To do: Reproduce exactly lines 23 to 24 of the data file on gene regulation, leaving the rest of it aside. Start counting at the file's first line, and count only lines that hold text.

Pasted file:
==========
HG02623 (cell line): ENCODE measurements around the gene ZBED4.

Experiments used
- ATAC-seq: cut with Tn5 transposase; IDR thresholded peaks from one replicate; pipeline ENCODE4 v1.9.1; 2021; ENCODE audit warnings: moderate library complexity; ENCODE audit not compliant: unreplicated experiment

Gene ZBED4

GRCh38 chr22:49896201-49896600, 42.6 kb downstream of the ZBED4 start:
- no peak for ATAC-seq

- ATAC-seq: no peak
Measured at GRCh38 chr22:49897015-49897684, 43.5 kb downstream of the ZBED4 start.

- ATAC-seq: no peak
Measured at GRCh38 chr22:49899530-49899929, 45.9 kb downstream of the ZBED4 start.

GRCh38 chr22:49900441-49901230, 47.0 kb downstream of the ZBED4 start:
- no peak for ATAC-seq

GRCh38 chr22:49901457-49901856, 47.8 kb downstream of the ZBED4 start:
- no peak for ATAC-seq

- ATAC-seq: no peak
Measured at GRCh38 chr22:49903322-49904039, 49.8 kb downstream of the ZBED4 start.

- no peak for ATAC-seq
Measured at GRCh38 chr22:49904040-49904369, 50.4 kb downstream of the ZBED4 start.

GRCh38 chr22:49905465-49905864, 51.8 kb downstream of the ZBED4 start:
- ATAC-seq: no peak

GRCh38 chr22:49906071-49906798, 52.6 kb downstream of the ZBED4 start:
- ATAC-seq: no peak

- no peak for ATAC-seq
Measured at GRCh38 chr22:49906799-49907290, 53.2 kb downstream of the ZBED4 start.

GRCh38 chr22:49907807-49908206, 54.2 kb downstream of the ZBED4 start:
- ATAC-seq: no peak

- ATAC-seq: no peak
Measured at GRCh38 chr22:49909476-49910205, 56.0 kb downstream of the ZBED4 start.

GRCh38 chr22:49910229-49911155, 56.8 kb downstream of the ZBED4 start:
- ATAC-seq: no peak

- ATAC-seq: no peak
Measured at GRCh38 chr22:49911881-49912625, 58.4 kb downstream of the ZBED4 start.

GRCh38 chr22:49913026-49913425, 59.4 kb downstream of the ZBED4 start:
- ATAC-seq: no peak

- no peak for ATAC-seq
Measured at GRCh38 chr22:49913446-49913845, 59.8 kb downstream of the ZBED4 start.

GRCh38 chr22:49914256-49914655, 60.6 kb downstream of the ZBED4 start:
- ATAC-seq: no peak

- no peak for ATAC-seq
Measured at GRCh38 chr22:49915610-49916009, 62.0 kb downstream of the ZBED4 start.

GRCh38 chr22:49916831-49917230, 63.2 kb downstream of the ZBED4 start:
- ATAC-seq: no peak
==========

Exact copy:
- no peak for ATAC-seq
Measured at GRCh38 chr22:49906799-49907290, 53.2 kb downstream of the ZBED4 start.